Unlike the euro (considered fiat money), Bitcoins and other cryptographic currencies are not legal tender. A legal obligation to accept Bitcoins therefore does not exist. Whether a seller of goods or services wants to accept Bitcoins is thus purely a question under private law, which the seller can and must answer on his own. Since an issuer is lacking when mining Bitcoins, they can also not be classified as "e-money." BaFin clarified this unambiguously most recently on December 19, 2013. For the tax treatment of Bitcoins this means that they must be treated as ordinary intangible assets – at least for purposes of income tax law. The specific tax questions of Bitcoin transactions continue to be dependent on whether the transactions are made in the private domain or in the business sphere.
The crypto tax return regularly poses challenges for private crypto investors. Because everyone who makes taxable profits from activities with cryptocurrencies has to file a tax return. However, stating losses can also be an advantage, as these can be offset against future profits. WINHELLER and ACCOINTING have jointly developed a solution that allows crypto investors to quickly and easily create a tax report for tax authorities in Germany. Learn more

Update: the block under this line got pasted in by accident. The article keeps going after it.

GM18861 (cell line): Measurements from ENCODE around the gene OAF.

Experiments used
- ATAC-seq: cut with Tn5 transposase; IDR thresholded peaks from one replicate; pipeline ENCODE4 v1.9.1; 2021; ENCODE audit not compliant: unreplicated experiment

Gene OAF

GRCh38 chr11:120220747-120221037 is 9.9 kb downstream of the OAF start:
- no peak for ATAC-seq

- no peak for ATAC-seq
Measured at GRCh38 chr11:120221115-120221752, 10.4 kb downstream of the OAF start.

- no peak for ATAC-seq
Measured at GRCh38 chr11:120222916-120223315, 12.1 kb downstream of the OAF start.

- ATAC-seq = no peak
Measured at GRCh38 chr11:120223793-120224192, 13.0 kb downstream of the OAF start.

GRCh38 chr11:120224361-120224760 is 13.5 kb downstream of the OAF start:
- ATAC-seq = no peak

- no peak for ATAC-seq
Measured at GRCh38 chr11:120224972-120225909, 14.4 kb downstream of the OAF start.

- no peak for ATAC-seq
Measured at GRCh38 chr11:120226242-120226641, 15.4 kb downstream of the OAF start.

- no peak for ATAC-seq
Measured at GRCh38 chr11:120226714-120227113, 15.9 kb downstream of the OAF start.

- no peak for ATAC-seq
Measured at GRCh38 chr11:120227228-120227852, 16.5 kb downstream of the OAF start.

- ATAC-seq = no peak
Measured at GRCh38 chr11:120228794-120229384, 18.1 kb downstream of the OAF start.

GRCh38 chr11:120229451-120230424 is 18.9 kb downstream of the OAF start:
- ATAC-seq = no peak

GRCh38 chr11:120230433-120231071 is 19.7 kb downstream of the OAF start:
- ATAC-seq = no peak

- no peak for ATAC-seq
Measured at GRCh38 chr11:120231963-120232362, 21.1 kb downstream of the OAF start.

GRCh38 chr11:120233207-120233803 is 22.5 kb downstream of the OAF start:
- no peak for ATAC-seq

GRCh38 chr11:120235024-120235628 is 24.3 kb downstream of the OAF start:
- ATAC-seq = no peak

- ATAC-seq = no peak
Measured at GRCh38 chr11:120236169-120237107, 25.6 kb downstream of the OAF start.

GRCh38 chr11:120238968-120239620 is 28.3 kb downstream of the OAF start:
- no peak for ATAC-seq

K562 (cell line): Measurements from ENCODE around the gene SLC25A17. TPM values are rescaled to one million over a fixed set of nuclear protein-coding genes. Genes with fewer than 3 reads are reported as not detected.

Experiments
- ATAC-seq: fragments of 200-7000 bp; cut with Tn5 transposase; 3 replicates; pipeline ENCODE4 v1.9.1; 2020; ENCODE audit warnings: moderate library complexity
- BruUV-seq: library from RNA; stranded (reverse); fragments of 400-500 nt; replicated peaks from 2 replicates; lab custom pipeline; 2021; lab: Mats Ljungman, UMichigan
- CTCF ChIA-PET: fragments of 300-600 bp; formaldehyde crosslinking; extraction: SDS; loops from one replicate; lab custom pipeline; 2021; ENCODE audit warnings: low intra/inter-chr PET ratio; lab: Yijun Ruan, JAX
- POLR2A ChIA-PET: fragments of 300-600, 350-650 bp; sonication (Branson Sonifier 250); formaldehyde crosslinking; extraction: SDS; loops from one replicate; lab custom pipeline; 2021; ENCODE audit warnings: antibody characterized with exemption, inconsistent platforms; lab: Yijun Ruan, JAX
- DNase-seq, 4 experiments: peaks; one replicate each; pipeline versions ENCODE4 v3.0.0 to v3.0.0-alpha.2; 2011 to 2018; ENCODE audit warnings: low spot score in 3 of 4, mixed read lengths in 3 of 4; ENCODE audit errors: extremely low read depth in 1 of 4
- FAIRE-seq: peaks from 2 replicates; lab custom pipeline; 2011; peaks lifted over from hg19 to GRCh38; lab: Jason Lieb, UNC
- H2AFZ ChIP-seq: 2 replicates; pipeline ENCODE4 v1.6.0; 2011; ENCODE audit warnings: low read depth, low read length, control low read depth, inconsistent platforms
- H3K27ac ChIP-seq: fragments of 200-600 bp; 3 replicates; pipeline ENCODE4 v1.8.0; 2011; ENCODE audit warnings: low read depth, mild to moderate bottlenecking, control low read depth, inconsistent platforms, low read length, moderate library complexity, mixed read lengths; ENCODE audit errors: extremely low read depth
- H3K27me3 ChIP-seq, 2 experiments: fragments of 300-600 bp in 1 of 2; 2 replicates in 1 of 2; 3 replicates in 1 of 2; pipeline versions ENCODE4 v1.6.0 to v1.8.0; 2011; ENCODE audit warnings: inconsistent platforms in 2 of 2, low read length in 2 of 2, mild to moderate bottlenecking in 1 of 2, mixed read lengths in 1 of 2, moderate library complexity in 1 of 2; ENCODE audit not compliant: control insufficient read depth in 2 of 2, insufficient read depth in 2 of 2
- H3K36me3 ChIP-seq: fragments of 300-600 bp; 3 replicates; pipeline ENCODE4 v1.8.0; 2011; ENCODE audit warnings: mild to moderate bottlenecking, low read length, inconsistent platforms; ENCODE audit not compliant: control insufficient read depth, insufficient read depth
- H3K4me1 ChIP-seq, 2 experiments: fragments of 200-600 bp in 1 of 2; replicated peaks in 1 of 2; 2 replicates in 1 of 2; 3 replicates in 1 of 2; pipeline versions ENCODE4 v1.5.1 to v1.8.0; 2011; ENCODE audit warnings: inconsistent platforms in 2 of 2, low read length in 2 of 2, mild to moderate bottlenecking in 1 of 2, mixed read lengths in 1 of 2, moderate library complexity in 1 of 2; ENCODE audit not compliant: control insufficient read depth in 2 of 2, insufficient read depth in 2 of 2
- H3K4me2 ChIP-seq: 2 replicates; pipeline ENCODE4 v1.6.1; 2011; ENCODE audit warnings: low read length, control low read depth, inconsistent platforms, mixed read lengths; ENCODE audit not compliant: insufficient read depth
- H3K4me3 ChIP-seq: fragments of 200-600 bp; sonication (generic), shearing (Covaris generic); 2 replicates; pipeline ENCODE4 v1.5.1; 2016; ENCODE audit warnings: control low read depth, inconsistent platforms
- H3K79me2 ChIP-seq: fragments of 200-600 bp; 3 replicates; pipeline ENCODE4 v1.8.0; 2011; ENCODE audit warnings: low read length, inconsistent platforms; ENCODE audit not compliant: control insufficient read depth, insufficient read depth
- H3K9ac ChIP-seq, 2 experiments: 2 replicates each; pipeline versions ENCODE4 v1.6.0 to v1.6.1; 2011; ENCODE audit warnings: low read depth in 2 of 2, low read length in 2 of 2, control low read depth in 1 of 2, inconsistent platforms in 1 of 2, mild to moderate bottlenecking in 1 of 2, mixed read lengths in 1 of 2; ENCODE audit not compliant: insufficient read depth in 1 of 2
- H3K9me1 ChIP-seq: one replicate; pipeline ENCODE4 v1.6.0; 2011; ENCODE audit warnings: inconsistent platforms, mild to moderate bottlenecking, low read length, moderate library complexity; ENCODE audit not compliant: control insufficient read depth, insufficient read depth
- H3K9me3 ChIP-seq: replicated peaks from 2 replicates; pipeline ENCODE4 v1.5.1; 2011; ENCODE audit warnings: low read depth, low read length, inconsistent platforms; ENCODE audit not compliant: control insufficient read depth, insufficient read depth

A sale could be the sale of Bitcoins for euros via a trading platform. However, the use of Bitcoins as a means of payment also constitutes a sale, if the Bitcoin owner uses Bitcoins to pay for the acquisition of goods and services. In both cases, private sales transactions– also known as "speculative transactions" – exist within the meaning of Section 23(1) no. 2 of the German Income Tax Act.
For tax purposes, the classification as an object of speculation means that capital gains are completely tax-exempt after a holding period of at least one year. If the sales transaction is made within the one-year holding period, at least a tax exemption limit of EUR 600 p. a. is effective – the tax exemption limit applies, however, to all private sales transactions in the relevant year, therefore relates not only to Bitcoin transactions of the taxpayer.